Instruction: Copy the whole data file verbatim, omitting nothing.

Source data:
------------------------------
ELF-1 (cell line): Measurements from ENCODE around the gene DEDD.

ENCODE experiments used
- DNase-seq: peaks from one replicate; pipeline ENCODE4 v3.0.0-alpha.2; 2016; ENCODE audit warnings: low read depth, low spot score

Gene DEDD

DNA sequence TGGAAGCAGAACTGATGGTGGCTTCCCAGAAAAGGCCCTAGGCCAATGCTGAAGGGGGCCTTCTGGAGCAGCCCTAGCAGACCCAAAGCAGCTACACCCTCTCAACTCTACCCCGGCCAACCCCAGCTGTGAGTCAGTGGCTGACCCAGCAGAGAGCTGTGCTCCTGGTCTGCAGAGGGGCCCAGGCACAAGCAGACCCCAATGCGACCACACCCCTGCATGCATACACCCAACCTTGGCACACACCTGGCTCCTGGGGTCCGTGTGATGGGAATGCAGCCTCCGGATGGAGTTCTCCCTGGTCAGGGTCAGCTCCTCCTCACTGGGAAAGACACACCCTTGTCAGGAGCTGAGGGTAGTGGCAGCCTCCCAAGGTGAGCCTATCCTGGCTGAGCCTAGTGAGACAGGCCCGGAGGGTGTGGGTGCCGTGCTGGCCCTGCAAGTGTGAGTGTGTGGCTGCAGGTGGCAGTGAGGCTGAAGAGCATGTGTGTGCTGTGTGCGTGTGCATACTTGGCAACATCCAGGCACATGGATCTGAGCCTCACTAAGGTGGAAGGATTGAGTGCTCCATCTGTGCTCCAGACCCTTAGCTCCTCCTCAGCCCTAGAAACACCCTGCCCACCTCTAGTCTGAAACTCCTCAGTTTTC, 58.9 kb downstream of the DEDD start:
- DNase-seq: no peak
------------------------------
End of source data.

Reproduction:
ELF-1 (cell line): Measurements from ENCODE around the gene DEDD.

ENCODE experiments used
- DNase-seq: peaks from one replicate; pipeline ENCODE4 v3.0.0-alpha.2; 2016; ENCODE audit warnings: low read depth, low spot score

Gene DEDD

DNA sequence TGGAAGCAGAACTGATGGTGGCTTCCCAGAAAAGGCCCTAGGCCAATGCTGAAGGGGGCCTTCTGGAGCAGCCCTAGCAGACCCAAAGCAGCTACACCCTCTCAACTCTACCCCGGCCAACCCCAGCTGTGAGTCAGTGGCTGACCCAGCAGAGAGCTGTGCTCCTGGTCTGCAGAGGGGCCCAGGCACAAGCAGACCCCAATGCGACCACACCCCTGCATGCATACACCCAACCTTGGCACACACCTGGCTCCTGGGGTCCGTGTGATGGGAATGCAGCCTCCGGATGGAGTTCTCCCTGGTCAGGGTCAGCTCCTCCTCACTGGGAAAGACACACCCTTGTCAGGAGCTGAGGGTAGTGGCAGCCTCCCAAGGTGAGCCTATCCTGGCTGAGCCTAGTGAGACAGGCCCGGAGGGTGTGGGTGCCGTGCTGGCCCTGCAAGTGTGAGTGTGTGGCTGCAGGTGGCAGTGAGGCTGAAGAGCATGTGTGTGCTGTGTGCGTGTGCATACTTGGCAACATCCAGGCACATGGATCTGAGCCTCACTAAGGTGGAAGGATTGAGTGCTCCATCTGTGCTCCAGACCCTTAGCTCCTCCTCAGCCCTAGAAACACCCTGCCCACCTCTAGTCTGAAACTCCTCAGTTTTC, 58.9 kb downstream of the DEDD start:
- DNase-seq: no peak